Showing posts with label Visual Novel. Show all posts
Showing posts with label Visual Novel. Show all posts

Nakoruru: The Gift She Gave Me - Samurai Shodown Spin-Off for Dreamcast Translated into English!

After nearly two years of hard work, I am absolutely elated to inform you that a team consisting of Derek Pascarella, Duralumin, Marshal Wong and myself have completed our English translation of Nakoruru: Ano Hito kara no Okurimono for the Sega Dreamcast, and today you will be able to play it.

Being a fan favourite character of SNK’s beloved Samurai Shodown fighting franchise (known as Samurai Spirits in Japan), it’s only natural that Nakoruru would get her own spin-off game. SNK granted developer Inter-Let's the privilege of crafting a story that explored her character in finer detail, with the result being Nakoruru: The Gift She Gave Me (as we’ve decided to dub it), a Japan-exclusive visual novel game released for Windows in 2001, with an improved Dreamcast version releasing a year later in 2002. To take a source material known for its intense arcade fighting thrills and adapt it into a quiet, heartfelt text-based adventure was definitely intriguing, so much so that it made us want to produce an English translation almost two decades later! 

To translate the game into English was no small feat, however. With over 12,000 lines of text, our translation of Nakoruru was going to take us more than a year to produce. But it honestly feels like that time has flown by, because the more we worked on translating the scripts, the more we fell in love with the game's plot and characters.

Mikato meets Nakoruru for the first time.

The game’s story is told from the perspective of seven-year-old Mikato, an orphan who is taken in by the people of the snowy village Kamui Kotan. She is selected by the village's chief to serve as assistant to the shrine maiden Nakoruru, somebody the people of Kamui Kotan admire for her strength, dependability, and outward positivity. Mikato soon realises, however, that deep down, Nakoruru is harbouring an intense sorrow.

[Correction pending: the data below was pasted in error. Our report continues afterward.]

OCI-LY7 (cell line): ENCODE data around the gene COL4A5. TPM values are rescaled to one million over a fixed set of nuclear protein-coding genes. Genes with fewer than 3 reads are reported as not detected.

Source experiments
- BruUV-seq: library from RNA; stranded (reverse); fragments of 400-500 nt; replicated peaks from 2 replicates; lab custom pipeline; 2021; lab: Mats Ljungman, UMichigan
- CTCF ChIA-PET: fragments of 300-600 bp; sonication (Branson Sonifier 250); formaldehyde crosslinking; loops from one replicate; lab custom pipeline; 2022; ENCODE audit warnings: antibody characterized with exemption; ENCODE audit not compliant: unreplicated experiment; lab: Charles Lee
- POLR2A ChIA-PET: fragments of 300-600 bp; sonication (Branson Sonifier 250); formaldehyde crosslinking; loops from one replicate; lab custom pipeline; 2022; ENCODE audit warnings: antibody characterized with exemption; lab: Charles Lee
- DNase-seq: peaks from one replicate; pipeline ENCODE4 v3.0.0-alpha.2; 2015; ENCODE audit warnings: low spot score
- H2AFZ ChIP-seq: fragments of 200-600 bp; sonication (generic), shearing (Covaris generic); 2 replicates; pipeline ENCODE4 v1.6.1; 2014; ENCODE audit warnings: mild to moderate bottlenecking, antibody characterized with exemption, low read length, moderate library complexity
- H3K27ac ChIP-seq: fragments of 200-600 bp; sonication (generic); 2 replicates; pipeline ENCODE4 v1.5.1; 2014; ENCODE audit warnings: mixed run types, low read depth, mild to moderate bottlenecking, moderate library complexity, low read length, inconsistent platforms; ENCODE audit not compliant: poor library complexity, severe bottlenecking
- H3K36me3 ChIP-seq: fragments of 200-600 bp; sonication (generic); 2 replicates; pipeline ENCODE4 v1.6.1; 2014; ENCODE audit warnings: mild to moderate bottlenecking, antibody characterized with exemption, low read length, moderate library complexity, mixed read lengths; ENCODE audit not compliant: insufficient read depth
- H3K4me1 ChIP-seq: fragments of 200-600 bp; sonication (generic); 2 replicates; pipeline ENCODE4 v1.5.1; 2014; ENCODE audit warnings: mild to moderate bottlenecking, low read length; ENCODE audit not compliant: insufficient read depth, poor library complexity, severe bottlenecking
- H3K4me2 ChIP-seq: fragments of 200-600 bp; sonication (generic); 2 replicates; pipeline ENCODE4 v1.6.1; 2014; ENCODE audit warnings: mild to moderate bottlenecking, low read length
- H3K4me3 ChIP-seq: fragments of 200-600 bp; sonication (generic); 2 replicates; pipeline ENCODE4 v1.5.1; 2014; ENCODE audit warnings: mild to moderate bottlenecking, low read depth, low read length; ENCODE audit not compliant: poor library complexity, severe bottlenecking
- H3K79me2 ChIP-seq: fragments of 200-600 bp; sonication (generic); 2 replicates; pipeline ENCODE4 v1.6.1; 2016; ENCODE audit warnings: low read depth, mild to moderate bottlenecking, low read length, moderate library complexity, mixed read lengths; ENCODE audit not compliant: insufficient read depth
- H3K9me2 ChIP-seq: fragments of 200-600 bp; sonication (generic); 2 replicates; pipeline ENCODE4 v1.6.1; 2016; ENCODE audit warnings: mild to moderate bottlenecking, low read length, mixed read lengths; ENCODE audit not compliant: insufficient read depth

While Nakoruru is based in the world of Samurai Shodown, it can be played without any prior knowledge of the franchise, but if you are a Shodown fan, there are quite a few playful references to other characters in the franchise sprinkled throughout the game's script.

Nakoruru's childhood friends Yantamu and Manari.

The gameplay of Nakoruru is simple, and familiar to those who have played a visual novel before. Advance the story with a button press, and occasionally make choices, some of which greatly affect the game’s narrative.

Also included throughout the story are several basic but charming mini-games. These include quizzes, fishing, dodging enemy attacks, playing music, and more. 

While Nakoruru may lack the 3D graphics and arcade action many associate with the Dreamcast, it still boasts gorgeous, crisp, hand-drawn 2D artwork, and its beautiful coming-of-age storyline will pull at your heart strings as it deals with topics of friendship, loss and insecurity. The Dreamcast received over 100 visual novel titles in Japan, and in terms of quality, Nakoruru is up there with the best the system has to offer. For those new to the visual novel genre, you can learn more about them in this fantastic video by Bowl of Lentils.

Combat training mini-game where you dodge left or right to escape attacks.

We adopted an assembly line process to translate the game’s script. First, dialogue for an individual scene would be translated by Marshal and Duralumin, then the editors - both myself and Derek, would check over the translations for any spelling or grammatical errors, but primarily to ensure they read as naturally as possible in English. Once the script edits were complete, Derek would insert them back into the game. Working together and seeing the story come to life, and by our own making, was incredibly rewarding. 

Making an important decision in the heat of combat.